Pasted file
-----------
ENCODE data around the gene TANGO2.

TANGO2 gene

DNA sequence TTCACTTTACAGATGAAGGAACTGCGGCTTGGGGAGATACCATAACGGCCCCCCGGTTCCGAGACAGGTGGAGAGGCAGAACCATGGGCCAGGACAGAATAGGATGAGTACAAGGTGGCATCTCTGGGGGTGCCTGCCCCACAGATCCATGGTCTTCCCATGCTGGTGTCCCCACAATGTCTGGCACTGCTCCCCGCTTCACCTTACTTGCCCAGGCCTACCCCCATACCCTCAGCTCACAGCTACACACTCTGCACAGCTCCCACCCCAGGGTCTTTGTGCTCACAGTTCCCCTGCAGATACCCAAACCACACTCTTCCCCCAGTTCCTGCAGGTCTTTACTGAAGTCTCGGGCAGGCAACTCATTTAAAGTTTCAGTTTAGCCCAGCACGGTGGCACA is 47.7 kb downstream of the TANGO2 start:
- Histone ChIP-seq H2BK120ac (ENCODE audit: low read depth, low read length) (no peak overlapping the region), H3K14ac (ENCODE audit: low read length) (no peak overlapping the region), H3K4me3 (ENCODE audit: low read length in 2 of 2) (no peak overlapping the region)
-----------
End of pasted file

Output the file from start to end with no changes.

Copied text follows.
ENCODE data around the gene TANGO2.

TANGO2 gene

DNA sequence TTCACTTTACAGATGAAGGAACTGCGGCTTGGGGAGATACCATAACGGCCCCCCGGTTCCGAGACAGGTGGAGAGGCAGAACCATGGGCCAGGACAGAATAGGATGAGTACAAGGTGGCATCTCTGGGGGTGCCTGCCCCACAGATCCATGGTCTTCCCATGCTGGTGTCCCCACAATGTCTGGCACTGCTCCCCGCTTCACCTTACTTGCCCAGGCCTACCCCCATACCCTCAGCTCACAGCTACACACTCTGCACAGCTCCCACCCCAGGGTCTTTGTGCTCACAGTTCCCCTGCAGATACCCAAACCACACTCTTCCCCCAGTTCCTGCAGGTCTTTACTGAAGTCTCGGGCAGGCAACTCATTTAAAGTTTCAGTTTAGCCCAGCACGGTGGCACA is 47.7 kb downstream of the TANGO2 start:
- Histone ChIP-seq H2BK120ac (ENCODE audit: low read depth, low read length) (no peak overlapping the region), H3K14ac (ENCODE audit: low read length) (no peak overlapping the region), H3K4me3 (ENCODE audit: low read length in 2 of 2) (no peak overlapping the region)